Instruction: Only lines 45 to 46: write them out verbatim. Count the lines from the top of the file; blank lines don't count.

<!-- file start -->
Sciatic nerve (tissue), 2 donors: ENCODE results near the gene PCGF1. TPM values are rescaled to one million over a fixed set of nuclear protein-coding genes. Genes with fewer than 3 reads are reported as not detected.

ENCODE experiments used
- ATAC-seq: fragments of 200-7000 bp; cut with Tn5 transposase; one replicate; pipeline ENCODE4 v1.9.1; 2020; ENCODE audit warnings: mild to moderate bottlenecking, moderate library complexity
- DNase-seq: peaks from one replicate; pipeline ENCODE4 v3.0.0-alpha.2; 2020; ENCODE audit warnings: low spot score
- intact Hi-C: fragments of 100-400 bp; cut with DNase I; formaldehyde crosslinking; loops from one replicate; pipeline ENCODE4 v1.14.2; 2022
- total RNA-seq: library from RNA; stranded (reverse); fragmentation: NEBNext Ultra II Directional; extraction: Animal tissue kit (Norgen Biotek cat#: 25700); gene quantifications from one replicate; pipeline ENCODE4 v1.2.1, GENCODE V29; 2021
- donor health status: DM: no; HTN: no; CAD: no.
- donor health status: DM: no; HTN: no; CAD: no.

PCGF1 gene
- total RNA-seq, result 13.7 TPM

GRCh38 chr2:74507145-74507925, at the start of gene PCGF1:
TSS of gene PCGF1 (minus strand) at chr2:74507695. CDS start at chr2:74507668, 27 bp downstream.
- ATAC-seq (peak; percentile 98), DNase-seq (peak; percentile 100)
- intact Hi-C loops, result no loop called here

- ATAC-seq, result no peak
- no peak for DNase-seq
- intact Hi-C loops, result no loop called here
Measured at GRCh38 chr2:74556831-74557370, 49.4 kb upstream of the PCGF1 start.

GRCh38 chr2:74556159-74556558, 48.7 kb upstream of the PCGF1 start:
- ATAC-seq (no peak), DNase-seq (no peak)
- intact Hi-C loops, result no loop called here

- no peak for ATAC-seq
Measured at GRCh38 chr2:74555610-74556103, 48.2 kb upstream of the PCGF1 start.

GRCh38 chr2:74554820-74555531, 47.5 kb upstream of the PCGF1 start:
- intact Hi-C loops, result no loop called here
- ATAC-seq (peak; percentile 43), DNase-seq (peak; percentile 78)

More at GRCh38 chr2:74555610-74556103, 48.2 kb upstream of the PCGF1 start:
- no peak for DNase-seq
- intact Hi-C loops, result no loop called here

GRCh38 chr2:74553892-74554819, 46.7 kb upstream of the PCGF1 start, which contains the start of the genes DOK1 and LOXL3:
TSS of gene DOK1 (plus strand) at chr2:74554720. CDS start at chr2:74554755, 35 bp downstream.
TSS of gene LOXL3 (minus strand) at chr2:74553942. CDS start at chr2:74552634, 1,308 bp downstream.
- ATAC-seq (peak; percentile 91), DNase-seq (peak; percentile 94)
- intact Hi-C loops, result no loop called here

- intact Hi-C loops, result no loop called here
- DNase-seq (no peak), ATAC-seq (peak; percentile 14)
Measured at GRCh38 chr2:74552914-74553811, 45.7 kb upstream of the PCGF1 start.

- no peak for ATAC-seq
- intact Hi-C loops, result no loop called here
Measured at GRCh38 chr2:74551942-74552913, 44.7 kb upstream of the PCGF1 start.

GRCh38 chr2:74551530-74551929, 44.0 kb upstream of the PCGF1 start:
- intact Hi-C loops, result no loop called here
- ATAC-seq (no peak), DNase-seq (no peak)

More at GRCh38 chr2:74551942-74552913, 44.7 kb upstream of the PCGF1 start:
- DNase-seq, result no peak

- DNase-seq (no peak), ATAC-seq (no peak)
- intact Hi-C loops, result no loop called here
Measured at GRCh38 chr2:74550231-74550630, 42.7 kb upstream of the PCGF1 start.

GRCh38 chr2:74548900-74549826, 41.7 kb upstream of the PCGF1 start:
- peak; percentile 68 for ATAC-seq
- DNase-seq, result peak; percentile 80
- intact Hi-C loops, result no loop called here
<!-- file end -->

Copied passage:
- DNase-seq, result no peak

- DNase-seq (no peak), ATAC-seq (no peak)